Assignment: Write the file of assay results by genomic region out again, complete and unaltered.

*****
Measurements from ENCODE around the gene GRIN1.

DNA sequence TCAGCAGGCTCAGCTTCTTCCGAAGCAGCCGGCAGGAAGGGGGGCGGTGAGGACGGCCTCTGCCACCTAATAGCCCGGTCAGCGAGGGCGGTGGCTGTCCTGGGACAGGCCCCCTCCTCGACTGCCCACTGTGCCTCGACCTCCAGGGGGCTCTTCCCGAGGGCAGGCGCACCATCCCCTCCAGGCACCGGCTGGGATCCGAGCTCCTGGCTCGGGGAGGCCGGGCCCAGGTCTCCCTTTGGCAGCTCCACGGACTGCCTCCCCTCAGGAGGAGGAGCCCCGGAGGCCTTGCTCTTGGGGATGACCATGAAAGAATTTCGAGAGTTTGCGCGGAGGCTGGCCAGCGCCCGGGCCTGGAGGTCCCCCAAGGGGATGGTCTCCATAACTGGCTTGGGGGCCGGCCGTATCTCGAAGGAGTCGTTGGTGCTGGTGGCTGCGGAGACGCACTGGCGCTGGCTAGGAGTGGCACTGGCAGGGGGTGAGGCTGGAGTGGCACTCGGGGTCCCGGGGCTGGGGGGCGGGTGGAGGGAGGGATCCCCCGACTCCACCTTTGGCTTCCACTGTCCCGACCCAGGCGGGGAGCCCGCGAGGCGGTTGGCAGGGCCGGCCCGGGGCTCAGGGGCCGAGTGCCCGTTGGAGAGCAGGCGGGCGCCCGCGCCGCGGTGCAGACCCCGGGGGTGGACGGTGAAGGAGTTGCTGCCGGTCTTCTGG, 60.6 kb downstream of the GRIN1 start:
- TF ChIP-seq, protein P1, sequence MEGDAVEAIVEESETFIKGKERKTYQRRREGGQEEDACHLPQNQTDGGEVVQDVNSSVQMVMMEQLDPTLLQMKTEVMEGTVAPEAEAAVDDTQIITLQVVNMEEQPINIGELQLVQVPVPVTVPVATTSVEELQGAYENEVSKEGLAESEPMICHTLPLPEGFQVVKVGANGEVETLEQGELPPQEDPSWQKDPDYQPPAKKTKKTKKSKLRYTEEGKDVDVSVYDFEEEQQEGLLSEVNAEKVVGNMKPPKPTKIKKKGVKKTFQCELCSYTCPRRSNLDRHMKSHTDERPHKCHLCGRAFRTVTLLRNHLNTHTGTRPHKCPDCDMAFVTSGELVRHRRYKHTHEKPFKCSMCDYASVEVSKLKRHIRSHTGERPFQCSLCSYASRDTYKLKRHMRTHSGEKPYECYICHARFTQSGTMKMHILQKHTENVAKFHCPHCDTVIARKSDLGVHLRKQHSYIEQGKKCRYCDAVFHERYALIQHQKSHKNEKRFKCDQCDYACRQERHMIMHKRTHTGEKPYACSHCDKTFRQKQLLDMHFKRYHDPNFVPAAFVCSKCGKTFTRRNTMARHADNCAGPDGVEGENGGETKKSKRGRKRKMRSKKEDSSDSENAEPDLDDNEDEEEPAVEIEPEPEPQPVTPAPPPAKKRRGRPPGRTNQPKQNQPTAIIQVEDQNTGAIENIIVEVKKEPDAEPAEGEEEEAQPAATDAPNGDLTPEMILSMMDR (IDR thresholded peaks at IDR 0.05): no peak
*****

Measurements from ENCODE around the gene GRIN1.

DNA sequence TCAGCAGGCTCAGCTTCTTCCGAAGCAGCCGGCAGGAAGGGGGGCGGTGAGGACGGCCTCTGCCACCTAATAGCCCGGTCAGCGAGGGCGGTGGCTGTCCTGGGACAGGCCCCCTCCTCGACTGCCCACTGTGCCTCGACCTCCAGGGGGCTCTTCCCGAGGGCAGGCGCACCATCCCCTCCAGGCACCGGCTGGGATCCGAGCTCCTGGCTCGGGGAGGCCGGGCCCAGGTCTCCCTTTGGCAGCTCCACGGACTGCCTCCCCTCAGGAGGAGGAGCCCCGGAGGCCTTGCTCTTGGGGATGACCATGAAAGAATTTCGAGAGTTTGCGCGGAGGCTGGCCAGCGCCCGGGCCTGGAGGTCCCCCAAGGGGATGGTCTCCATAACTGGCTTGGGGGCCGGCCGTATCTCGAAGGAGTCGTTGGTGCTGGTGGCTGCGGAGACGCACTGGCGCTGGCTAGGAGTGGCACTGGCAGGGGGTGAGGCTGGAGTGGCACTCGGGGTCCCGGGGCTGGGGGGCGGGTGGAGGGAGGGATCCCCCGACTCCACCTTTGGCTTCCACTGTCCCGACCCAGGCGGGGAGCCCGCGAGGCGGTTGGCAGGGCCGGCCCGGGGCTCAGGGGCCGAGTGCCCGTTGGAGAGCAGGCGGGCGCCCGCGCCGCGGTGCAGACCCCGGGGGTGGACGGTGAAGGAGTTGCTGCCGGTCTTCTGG, 60.6 kb downstream of the GRIN1 start:
- TF ChIP-seq, protein P1, sequence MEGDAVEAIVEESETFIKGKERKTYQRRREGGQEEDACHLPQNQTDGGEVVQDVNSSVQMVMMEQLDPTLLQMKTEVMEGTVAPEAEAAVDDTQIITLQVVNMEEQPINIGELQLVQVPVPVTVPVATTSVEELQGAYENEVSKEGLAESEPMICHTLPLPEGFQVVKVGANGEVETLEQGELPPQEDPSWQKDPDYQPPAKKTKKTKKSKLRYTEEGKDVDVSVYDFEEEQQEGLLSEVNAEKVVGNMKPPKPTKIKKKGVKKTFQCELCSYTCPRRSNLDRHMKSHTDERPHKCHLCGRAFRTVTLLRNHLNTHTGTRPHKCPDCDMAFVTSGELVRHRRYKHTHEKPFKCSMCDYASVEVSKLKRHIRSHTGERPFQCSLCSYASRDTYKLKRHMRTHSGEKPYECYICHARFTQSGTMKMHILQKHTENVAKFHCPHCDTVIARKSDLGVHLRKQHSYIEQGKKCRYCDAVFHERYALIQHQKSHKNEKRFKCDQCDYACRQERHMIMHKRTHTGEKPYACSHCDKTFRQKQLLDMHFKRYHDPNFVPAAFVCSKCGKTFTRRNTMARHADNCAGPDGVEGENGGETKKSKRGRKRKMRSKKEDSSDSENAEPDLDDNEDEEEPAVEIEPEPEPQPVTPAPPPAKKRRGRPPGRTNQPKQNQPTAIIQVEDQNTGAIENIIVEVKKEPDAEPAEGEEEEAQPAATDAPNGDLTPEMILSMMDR (IDR thresholded peaks at IDR 0.05): no peak